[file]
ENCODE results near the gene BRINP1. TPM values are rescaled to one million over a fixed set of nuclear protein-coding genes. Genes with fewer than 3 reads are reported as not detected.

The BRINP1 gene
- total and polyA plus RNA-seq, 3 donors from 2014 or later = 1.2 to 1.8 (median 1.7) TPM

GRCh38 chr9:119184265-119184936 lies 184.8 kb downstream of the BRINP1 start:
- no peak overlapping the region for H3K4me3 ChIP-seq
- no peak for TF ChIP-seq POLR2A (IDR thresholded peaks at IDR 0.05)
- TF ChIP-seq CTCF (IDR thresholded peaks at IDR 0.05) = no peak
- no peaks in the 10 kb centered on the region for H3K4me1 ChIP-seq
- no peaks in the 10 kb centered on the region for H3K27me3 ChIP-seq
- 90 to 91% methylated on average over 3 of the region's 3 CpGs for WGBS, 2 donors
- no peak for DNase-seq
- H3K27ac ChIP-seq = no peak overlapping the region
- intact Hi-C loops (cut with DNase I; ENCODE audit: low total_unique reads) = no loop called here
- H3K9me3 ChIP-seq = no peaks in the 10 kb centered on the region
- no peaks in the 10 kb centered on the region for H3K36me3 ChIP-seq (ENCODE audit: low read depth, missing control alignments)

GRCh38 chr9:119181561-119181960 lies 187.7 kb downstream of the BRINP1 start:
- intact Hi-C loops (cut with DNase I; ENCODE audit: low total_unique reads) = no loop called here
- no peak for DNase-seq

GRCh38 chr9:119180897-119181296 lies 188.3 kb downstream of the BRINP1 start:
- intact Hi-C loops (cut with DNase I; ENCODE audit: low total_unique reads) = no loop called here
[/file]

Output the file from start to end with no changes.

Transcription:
ENCODE results near the gene BRINP1. TPM values are rescaled to one million over a fixed set of nuclear protein-coding genes. Genes with fewer than 3 reads are reported as not detected.

The BRINP1 gene
- total and polyA plus RNA-seq, 3 donors from 2014 or later = 1.2 to 1.8 (median 1.7) TPM

GRCh38 chr9:119184265-119184936 lies 184.8 kb downstream of the BRINP1 start:
- no peak overlapping the region for H3K4me3 ChIP-seq
- no peak for TF ChIP-seq POLR2A (IDR thresholded peaks at IDR 0.05)
- TF ChIP-seq CTCF (IDR thresholded peaks at IDR 0.05) = no peak
- no peaks in the 10 kb centered on the region for H3K4me1 ChIP-seq
- no peaks in the 10 kb centered on the region for H3K27me3 ChIP-seq
- 90 to 91% methylated on average over 3 of the region's 3 CpGs for WGBS, 2 donors
- no peak for DNase-seq
- H3K27ac ChIP-seq = no peak overlapping the region
- intact Hi-C loops (cut with DNase I; ENCODE audit: low total_unique reads) = no loop called here
- H3K9me3 ChIP-seq = no peaks in the 10 kb centered on the region
- no peaks in the 10 kb centered on the region for H3K36me3 ChIP-seq (ENCODE audit: low read depth, missing control alignments)

GRCh38 chr9:119181561-119181960 lies 187.7 kb downstream of the BRINP1 start:
- intact Hi-C loops (cut with DNase I; ENCODE audit: low total_unique reads) = no loop called here
- no peak for DNase-seq

GRCh38 chr9:119180897-119181296 lies 188.3 kb downstream of the BRINP1 start:
- intact Hi-C loops (cut with DNase I; ENCODE audit: low total_unique reads) = no loop called here